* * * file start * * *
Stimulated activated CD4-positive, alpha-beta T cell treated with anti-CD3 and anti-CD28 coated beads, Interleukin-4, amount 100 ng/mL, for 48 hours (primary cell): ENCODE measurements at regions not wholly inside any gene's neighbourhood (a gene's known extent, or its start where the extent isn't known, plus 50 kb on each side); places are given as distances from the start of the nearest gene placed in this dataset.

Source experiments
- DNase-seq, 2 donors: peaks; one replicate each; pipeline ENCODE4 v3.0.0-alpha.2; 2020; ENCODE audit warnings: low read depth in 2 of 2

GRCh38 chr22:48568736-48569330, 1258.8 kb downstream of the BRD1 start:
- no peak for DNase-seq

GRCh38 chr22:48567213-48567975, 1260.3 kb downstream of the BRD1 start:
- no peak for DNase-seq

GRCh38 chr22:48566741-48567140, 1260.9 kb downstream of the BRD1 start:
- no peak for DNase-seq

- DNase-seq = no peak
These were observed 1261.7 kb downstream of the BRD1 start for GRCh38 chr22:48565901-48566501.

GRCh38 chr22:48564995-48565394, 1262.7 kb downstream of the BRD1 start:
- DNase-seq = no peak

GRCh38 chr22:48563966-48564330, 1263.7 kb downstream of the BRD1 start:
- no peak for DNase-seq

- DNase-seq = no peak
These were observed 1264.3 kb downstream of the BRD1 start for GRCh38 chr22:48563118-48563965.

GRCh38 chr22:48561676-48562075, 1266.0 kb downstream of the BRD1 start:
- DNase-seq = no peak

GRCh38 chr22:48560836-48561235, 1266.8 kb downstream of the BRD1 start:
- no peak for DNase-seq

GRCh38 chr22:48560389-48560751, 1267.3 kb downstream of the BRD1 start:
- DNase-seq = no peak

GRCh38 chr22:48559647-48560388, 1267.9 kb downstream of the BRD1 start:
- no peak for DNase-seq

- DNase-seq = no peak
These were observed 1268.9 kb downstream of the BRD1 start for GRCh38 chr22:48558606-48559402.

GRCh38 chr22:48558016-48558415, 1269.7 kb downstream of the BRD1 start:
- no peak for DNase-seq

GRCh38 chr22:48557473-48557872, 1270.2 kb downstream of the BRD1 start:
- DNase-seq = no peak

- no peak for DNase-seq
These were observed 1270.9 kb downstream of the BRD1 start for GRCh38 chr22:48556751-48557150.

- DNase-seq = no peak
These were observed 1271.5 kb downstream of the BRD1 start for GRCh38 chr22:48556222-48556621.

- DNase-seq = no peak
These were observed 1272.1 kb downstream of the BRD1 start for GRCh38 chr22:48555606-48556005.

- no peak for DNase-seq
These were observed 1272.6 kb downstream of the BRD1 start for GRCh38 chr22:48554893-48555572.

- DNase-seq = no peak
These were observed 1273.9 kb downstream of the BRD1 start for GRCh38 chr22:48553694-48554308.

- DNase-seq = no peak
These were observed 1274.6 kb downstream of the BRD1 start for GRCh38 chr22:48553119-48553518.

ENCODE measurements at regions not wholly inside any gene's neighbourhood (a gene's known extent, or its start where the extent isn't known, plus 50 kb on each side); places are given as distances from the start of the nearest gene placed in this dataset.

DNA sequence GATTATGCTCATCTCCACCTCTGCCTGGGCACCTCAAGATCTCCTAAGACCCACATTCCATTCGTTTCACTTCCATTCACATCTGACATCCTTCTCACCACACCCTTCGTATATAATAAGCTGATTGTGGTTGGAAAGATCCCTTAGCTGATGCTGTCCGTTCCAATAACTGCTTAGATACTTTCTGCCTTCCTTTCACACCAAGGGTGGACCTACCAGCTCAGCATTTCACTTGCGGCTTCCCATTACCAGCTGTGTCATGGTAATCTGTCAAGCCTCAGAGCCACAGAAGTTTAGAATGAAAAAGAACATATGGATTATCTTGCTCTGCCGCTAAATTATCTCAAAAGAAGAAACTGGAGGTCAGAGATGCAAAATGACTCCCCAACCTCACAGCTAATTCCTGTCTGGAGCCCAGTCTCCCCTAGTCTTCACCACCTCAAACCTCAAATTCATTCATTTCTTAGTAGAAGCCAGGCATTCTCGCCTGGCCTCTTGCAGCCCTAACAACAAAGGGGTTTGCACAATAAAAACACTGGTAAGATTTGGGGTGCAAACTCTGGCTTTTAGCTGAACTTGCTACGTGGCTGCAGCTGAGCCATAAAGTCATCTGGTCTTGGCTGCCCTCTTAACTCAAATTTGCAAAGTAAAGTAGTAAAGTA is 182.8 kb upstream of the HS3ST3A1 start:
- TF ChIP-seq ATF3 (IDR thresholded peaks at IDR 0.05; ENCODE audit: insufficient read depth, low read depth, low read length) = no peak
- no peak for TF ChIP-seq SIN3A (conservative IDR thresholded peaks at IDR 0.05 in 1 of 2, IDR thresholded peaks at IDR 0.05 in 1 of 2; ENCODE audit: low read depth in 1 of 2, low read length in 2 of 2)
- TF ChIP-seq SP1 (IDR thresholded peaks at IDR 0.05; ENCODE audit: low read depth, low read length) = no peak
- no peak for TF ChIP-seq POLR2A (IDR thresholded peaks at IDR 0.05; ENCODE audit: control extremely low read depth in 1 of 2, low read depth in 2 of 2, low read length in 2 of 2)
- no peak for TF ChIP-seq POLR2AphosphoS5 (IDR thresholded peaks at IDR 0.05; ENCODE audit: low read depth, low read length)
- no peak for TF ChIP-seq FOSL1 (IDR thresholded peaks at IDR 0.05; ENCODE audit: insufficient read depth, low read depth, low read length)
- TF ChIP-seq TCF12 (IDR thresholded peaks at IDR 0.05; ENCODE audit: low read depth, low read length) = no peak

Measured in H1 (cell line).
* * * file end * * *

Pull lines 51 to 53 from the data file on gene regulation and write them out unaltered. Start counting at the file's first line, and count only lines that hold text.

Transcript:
- no peak for TF ChIP-seq FOSL1 (IDR thresholded peaks at IDR 0.05; ENCODE audit: insufficient read depth, low read depth, low read length)
- TF ChIP-seq TCF12 (IDR thresholded peaks at IDR 0.05; ENCODE audit: low read depth, low read length) = no peak

Measured in H1 (cell line).